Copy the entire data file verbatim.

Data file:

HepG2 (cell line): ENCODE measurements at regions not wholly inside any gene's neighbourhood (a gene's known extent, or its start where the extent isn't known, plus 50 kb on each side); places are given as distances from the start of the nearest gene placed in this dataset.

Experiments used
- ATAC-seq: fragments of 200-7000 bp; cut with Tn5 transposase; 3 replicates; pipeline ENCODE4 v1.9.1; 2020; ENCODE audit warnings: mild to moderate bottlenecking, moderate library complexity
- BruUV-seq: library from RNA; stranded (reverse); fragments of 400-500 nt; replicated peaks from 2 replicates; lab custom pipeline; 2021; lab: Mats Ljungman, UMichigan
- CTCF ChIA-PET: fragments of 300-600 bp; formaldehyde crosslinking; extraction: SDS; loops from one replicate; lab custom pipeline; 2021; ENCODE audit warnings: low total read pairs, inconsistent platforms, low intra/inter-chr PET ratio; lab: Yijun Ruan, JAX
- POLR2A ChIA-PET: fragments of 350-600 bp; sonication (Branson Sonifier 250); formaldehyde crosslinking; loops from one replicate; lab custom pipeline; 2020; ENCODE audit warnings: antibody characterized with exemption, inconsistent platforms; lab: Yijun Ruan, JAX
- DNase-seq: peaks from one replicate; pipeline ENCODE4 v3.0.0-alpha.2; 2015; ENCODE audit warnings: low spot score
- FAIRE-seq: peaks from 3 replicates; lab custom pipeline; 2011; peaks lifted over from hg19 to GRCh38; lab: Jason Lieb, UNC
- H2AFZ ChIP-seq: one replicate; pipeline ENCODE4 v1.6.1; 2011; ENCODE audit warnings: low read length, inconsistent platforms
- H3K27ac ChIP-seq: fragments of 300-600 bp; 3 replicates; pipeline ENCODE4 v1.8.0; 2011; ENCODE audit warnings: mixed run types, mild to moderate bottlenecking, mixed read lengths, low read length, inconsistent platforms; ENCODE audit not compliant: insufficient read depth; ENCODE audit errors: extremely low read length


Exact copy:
HepG2 (cell line): ENCODE measurements at regions not wholly inside any gene's neighbourhood (a gene's known extent, or its start where the extent isn't known, plus 50 kb on each side); places are given as distances from the start of the nearest gene placed in this dataset.

Experiments used
- ATAC-seq: fragments of 200-7000 bp; cut with Tn5 transposase; 3 replicates; pipeline ENCODE4 v1.9.1; 2020; ENCODE audit warnings: mild to moderate bottlenecking, moderate library complexity
- BruUV-seq: library from RNA; stranded (reverse); fragments of 400-500 nt; replicated peaks from 2 replicates; lab custom pipeline; 2021; lab: Mats Ljungman, UMichigan
- CTCF ChIA-PET: fragments of 300-600 bp; formaldehyde crosslinking; extraction: SDS; loops from one replicate; lab custom pipeline; 2021; ENCODE audit warnings: low total read pairs, inconsistent platforms, low intra/inter-chr PET ratio; lab: Yijun Ruan, JAX
- POLR2A ChIA-PET: fragments of 350-600 bp; sonication (Branson Sonifier 250); formaldehyde crosslinking; loops from one replicate; lab custom pipeline; 2020; ENCODE audit warnings: antibody characterized with exemption, inconsistent platforms; lab: Yijun Ruan, JAX
- DNase-seq: peaks from one replicate; pipeline ENCODE4 v3.0.0-alpha.2; 2015; ENCODE audit warnings: low spot score
- FAIRE-seq: peaks from 3 replicates; lab custom pipeline; 2011; peaks lifted over from hg19 to GRCh38; lab: Jason Lieb, UNC
- H2AFZ ChIP-seq: one replicate; pipeline ENCODE4 v1.6.1; 2011; ENCODE audit warnings: low read length, inconsistent platforms
- H3K27ac ChIP-seq: fragments of 300-600 bp; 3 replicates; pipeline ENCODE4 v1.8.0; 2011; ENCODE audit warnings: mixed run types, mild to moderate bottlenecking, mixed read lengths, low read length, inconsistent platforms; ENCODE audit not compliant: insufficient read depth; ENCODE audit errors: extremely low read length